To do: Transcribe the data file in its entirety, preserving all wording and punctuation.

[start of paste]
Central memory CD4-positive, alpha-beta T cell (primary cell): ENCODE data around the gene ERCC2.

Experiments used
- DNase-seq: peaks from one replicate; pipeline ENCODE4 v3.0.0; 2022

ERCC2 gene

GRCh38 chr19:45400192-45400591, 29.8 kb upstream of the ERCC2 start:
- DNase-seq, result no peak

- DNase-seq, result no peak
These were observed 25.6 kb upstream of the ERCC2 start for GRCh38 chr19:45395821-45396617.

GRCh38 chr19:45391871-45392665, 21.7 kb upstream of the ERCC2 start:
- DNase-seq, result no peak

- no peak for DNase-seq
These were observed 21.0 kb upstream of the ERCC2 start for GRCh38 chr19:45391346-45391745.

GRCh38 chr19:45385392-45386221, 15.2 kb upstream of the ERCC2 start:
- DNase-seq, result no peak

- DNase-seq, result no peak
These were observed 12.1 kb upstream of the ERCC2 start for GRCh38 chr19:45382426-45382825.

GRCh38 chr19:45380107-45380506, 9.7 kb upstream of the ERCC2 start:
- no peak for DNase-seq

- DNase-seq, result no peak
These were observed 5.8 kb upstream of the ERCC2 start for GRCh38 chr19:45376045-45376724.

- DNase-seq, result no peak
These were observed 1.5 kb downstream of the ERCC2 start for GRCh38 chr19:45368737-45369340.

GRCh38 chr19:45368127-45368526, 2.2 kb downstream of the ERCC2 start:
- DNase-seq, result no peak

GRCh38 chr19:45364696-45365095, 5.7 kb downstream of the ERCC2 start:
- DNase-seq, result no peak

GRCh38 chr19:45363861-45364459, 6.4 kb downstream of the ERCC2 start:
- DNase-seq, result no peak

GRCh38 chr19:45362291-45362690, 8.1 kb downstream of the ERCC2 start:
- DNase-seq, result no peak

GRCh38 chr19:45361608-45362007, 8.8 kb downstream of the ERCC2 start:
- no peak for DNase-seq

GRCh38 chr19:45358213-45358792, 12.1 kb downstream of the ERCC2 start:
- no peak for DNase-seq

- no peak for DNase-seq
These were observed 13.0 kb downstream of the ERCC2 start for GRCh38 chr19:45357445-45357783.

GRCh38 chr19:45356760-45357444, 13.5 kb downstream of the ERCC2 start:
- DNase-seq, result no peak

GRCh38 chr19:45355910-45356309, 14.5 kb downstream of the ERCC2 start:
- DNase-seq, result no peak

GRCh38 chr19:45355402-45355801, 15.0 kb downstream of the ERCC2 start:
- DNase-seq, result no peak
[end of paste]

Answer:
Central memory CD4-positive, alpha-beta T cell (primary cell): ENCODE data around the gene ERCC2.

Experiments used
- DNase-seq: peaks from one replicate; pipeline ENCODE4 v3.0.0; 2022

ERCC2 gene

GRCh38 chr19:45400192-45400591, 29.8 kb upstream of the ERCC2 start:
- DNase-seq, result no peak

- DNase-seq, result no peak
These were observed 25.6 kb upstream of the ERCC2 start for GRCh38 chr19:45395821-45396617.

GRCh38 chr19:45391871-45392665, 21.7 kb upstream of the ERCC2 start:
- DNase-seq, result no peak

- no peak for DNase-seq
These were observed 21.0 kb upstream of the ERCC2 start for GRCh38 chr19:45391346-45391745.

GRCh38 chr19:45385392-45386221, 15.2 kb upstream of the ERCC2 start:
- DNase-seq, result no peak

- DNase-seq, result no peak
These were observed 12.1 kb upstream of the ERCC2 start for GRCh38 chr19:45382426-45382825.

GRCh38 chr19:45380107-45380506, 9.7 kb upstream of the ERCC2 start:
- no peak for DNase-seq

- DNase-seq, result no peak
These were observed 5.8 kb upstream of the ERCC2 start for GRCh38 chr19:45376045-45376724.

- DNase-seq, result no peak
These were observed 1.5 kb downstream of the ERCC2 start for GRCh38 chr19:45368737-45369340.

GRCh38 chr19:45368127-45368526, 2.2 kb downstream of the ERCC2 start:
- DNase-seq, result no peak

GRCh38 chr19:45364696-45365095, 5.7 kb downstream of the ERCC2 start:
- DNase-seq, result no peak

GRCh38 chr19:45363861-45364459, 6.4 kb downstream of the ERCC2 start:
- DNase-seq, result no peak

GRCh38 chr19:45362291-45362690, 8.1 kb downstream of the ERCC2 start:
- DNase-seq, result no peak

GRCh38 chr19:45361608-45362007, 8.8 kb downstream of the ERCC2 start:
- no peak for DNase-seq

GRCh38 chr19:45358213-45358792, 12.1 kb downstream of the ERCC2 start:
- no peak for DNase-seq

- no peak for DNase-seq
These were observed 13.0 kb downstream of the ERCC2 start for GRCh38 chr19:45357445-45357783.

GRCh38 chr19:45356760-45357444, 13.5 kb downstream of the ERCC2 start:
- DNase-seq, result no peak

GRCh38 chr19:45355910-45356309, 14.5 kb downstream of the ERCC2 start:
- DNase-seq, result no peak

GRCh38 chr19:45355402-45355801, 15.0 kb downstream of the ERCC2 start:
- DNase-seq, result no peak